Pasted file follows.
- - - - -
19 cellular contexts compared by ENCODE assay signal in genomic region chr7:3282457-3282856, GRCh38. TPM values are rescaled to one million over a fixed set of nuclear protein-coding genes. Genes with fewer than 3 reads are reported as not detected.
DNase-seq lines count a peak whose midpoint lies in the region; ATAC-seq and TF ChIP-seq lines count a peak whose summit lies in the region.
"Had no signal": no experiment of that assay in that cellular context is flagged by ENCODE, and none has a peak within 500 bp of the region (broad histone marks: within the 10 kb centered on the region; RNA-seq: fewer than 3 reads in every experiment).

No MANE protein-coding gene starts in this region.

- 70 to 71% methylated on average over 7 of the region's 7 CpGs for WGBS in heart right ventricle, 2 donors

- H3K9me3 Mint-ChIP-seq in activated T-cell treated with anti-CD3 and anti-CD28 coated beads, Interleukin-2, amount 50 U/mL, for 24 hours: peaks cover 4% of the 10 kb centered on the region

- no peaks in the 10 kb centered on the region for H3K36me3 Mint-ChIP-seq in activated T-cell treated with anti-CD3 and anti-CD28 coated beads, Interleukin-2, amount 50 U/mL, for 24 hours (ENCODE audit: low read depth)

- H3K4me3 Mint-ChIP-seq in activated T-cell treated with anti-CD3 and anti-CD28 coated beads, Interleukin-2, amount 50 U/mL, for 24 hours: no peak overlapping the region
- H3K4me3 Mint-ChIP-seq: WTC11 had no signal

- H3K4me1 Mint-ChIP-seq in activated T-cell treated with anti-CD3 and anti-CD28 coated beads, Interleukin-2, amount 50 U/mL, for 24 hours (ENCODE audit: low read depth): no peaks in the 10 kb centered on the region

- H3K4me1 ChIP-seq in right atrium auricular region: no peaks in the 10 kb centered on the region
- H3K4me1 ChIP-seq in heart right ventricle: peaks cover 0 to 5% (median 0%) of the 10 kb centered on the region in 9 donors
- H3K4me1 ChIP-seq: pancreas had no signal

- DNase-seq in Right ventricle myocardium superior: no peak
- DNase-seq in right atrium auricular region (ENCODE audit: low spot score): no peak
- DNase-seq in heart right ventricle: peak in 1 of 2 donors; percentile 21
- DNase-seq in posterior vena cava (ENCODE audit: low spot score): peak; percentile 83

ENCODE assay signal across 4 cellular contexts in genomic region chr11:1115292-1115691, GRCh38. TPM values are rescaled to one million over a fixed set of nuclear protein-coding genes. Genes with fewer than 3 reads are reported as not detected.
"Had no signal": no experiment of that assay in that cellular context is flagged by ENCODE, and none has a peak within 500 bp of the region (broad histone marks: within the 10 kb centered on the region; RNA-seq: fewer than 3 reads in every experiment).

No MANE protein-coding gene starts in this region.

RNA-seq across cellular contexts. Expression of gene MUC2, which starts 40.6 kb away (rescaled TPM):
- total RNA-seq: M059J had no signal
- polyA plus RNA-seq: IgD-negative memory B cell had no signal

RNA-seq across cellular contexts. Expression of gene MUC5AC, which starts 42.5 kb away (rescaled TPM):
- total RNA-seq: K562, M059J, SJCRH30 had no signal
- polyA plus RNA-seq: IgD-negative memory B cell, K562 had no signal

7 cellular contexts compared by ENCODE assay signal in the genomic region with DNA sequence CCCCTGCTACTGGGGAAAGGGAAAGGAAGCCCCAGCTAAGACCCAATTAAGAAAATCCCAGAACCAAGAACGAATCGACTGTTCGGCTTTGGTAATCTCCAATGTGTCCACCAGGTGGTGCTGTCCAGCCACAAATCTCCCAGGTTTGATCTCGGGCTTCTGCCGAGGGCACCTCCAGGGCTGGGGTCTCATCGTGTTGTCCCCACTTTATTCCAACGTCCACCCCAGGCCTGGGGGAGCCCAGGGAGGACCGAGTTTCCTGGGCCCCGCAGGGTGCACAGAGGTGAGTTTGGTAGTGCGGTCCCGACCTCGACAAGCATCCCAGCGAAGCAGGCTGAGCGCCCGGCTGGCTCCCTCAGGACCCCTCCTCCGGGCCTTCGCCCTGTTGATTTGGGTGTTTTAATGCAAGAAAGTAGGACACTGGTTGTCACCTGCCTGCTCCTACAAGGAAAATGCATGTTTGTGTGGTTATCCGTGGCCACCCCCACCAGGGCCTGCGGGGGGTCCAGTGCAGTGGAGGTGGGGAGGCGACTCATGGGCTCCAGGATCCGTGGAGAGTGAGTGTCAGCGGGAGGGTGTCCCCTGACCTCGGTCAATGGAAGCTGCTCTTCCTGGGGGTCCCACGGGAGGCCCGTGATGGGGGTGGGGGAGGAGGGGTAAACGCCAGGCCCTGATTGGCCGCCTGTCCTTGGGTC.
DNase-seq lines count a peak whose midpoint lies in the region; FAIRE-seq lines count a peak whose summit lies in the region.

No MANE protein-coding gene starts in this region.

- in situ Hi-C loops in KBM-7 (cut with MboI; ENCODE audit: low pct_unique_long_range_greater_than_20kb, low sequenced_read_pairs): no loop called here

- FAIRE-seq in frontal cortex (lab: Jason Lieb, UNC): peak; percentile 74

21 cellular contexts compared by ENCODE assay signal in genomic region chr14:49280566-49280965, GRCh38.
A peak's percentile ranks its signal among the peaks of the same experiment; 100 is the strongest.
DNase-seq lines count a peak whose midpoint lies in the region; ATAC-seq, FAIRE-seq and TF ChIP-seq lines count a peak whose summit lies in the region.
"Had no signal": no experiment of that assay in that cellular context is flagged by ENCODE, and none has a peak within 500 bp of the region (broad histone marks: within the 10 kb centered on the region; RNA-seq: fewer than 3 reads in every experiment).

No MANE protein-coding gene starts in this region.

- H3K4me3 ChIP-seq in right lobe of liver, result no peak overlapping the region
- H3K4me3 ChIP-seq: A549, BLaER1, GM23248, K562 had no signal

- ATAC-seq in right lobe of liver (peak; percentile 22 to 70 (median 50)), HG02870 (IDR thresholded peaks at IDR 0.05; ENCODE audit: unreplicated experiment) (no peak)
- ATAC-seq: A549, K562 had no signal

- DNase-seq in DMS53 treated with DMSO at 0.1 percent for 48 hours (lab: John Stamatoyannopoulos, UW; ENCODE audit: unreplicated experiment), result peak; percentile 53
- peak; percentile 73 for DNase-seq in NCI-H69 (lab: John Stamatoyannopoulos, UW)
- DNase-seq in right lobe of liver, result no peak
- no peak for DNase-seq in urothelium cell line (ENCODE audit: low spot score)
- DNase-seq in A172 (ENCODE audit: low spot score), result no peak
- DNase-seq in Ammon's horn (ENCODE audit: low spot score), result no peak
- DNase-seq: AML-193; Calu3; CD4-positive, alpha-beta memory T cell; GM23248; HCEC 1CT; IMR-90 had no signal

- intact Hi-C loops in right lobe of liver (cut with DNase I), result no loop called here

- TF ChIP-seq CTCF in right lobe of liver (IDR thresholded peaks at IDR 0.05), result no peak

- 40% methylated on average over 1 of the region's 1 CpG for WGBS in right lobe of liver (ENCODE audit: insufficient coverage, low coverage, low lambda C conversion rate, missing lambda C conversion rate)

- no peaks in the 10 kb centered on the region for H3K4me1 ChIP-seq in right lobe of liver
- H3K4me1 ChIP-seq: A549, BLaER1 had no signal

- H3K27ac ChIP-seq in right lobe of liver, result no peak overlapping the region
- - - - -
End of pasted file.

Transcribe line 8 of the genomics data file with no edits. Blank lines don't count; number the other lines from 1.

- H3K4me3 Mint-ChIP-seq in activated T-cell treated with anti-CD3 and anti-CD28 coated beads, Interleukin-2, amount 50 U/mL, for 24 hours: no peak overlapping the region